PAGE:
I learned about Propylene Glycol a while back, and I made a conscious decision to avoid it at all costs. Find out what Propylene Glycol is, how it's made, which products could contain this ingredient and how safe it really is.

First Contact

The first time I came across Propylene Glycol was many years ago, when I worked for a natural skincare company that made soaps, among other things. One day, a customer walked in and asked "What is this?" - pointing to the first and the most abundant ingredient in all the soaps, Propylene Glycol. I did not know at the time, and reiterated what we had been told - that everything was 100% natural. "Yes, but what is it, though?", both of us were wondering. I promised to find out.

My repeated requests for more information about this ingredient were met with dismissal by the company, so I took the matter into my own hands. This lead me to a lot of research on this chemical, which proved to be not that natural as we had been told.

Propylene Glycol is made from propylene oxide, which is made from a chemical called propylene, which in its turn is synthesised from propene. Propene, the base material for production of Propylene Glycol is produced from fossil fuels or coal. Phew.


Coal. One of the sources for Propylene Glycol.
The fields where Propylene Glycol grows

What is it used for?

Now, there are several reasons I avoid Propylene Glycol: It's produced from fossil fuels, it's a heavily processed chemical that should not be present in food or cosmetics and it could be toxic.

Unfortunately, Propylene Glycol is very widely used:

     ■  as antifreeze for cars and aircraft de-icing fluid
     ■  to make polyester resins
     ■  to make soap
     ■  humectant, solvent, and preservative in food and for tobacco products
     ■  one of the major ingredients of the liquid in e-cigarettes
     ■  used as a solvent in many pharmaceuticals

Also known as E1520 or "Propane-1, 2-diol", Propylene Glycol is an approved food additive in the EU, and by the UK Food Standards Agency. The EU COMMISSION REGULATION No 1130/2011 stipulates that Propylene Glycol levels in food are limited to 3000 mg/kg, and for beverages, the maximum level is 1000 mg/l. The FDA lists it as GRAS (generally recognised as safe). The CDC's Agency For Toxic Substances & Disease Registry does too.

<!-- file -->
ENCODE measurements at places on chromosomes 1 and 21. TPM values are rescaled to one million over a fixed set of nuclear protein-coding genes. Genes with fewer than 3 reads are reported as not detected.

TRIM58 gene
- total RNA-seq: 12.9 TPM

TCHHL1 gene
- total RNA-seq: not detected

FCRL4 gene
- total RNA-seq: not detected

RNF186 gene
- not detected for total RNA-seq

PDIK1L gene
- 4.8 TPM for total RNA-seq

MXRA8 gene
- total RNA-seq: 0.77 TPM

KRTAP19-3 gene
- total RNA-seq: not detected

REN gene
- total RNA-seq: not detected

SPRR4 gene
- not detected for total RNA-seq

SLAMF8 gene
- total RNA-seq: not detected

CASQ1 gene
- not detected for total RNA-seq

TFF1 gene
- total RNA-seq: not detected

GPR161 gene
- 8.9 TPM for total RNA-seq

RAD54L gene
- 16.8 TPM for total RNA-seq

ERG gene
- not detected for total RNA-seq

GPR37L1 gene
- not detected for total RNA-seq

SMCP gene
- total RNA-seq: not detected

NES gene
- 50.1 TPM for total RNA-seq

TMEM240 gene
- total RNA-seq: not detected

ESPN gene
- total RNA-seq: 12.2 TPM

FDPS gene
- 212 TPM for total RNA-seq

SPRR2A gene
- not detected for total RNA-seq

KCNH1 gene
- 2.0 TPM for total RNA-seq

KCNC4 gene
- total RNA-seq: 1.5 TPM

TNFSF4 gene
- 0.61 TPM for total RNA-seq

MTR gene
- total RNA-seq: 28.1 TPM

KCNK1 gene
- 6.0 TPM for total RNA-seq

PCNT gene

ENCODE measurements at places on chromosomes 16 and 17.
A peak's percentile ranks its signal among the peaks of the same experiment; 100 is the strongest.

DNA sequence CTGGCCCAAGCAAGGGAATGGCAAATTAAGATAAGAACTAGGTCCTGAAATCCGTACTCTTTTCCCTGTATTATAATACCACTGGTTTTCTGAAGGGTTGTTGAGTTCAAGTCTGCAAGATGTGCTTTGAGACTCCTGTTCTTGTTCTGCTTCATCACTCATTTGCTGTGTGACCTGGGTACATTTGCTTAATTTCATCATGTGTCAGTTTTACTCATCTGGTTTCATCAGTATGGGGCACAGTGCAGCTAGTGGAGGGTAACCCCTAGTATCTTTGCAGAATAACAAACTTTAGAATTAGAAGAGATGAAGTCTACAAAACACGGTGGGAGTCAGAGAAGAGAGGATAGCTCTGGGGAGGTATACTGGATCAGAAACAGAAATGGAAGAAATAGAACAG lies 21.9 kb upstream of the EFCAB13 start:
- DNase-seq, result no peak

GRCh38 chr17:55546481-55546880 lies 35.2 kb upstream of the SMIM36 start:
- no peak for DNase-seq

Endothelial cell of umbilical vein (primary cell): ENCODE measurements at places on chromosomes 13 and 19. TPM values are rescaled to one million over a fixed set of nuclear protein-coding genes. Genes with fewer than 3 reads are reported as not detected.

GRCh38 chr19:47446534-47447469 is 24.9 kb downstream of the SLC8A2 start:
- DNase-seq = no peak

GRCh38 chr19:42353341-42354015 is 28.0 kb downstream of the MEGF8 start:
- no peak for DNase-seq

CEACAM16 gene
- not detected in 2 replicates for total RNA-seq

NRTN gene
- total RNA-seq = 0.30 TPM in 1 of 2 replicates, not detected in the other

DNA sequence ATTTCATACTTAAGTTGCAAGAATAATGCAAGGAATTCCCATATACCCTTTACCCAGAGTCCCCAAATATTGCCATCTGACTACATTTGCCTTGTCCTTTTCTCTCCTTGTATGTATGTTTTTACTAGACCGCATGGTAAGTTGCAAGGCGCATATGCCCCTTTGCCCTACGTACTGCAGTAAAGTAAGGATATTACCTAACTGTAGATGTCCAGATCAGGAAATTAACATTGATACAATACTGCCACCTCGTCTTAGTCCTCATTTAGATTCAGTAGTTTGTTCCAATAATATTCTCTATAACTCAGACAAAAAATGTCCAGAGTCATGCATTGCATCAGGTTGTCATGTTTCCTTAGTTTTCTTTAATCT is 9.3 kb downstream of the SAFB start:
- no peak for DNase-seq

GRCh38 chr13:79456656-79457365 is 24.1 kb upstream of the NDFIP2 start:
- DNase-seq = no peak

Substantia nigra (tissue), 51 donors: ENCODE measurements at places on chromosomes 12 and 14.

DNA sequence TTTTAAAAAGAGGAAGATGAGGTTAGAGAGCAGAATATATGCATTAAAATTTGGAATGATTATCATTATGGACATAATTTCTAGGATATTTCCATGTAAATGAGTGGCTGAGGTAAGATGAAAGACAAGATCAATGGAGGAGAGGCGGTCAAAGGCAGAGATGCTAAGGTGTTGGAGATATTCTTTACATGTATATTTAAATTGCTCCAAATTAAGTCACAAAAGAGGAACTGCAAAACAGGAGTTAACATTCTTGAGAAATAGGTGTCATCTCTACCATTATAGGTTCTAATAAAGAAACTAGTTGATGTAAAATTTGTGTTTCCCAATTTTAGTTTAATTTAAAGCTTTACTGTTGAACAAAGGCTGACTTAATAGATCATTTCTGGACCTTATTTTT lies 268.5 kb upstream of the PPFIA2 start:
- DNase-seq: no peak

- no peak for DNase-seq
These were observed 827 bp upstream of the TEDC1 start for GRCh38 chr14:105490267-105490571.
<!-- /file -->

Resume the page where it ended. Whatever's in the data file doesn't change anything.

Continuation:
A regular day at the lab.
Just a regular day at the Propylene Glycol manufacturing plant
Does this uniform comply with the Health and Safety at Work Act?

How safe is Propylene Glycol?

So, manufacturers are legally allowed to use Propylene Glycol in limited amounts - because it's safe, right?

Well, even the FDA is not that sure: "At lethal or near lethal doses (6 g per kg or more), it has been reported to cause kidney damage in several species and toe deformities in chicks." Say what? It causes deformities, but the FDA considers it safe?

A study from the Karlstad University in Sweden showed that propylene glycol and glycol ethers (PGEs) in bedroom air were associated with 1.5-fold greater likelihood of asthma, 2.8-fold greater likelihood of rhinitis, and 1.6-fold greater likelihood of eczema. Not good.

EWG's SkinDeep database gives it a rating of 3, with low to moderate overall hazard, warning of dermatitis and urticaria even at very low concentrations. Yet, it's used in many skincare products.

This Natural News article on Propylene Glycol quotes Shane Ellison, a former pharmaceutical chemist and author of 'Health Myths Exposed', who says: "It's foreign to the body and as such is toxic."

Scorecard, a website that aggregates information about pollution problems and toxic chemicals, lists Propylene Glycol as a suspected immunotoxicant, neurotoxicant, respiratory toxicant and skin or sense organ toxicant.

Propylene Glycol can be lethal to cats. According to the FDA (who, if you remember, has pronounced it safe), "Reports in the veterinary literature of scientifically sound studies have shown that propylene glycol reduces the red blood cell survival time, renders red blood cells more susceptible to oxidative damage, and has other adverse effects in cats consuming the substance at levels found in soft-moist food. In light of these new data, CVM amended the regulations to expressly prohibit the use of propylene glycol in cat foods." So, it can't be used in cat food any more.


I don't want no Propylene Glycol!
I don't want no Propylene Glycol!

What can you do about it?

Here's my problem with Propylene Glycol: Just because you can use something, does not mean that you should. There are many safer alternatives to this chemical that can be used instead of it. Not only does the currently available research show that Propylene Glycol can be an irritant, but it also confirms that it can be mutagenic and toxic, which is harmful not only for humans, but it can also affect animals and the environment. When degrading, Propylene Glycol can damage aquatic life, as it consumes oxygen that fish and other aquatic organisms require for survival.

My advice is: Always read ingredient listings. On everything. Know what you eat or use on your body. Propylene Glycol is commonly found in following personal care products:

     ■  stick deodorant
     ■  soap
     ■  make-up products
     ■  moisturiser
     ■  toothpaste & mouthwash
     ■  hair colour
     ■  ...and many, many more

I believe that repeated exposure to numerous chemicals that are present in our everyday life is a problem. By reducing the amount of different ingredients we are exposed to, we can help our bodies to detox, without constantly overloading them. Every chemical that enters our organs needs to be identified, recognised and neutralised by the immune system. Why make this job harder?

What do you know about Propylene Glycol, and what products have you encountered it in? Let me know in your comments!